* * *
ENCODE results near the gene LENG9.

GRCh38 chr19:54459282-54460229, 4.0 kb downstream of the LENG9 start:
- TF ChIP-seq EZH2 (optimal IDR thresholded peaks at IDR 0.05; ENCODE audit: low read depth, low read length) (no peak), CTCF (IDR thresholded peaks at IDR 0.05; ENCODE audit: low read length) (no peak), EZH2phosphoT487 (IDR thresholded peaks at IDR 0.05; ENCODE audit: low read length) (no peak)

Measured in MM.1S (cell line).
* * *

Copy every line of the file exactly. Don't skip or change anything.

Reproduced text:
ENCODE results near the gene LENG9.

GRCh38 chr19:54459282-54460229, 4.0 kb downstream of the LENG9 start:
- TF ChIP-seq EZH2 (optimal IDR thresholded peaks at IDR 0.05; ENCODE audit: low read depth, low read length) (no peak), CTCF (IDR thresholded peaks at IDR 0.05; ENCODE audit: low read length) (no peak), EZH2phosphoT487 (IDR thresholded peaks at IDR 0.05; ENCODE audit: low read length) (no peak)

Measured in MM.1S (cell line).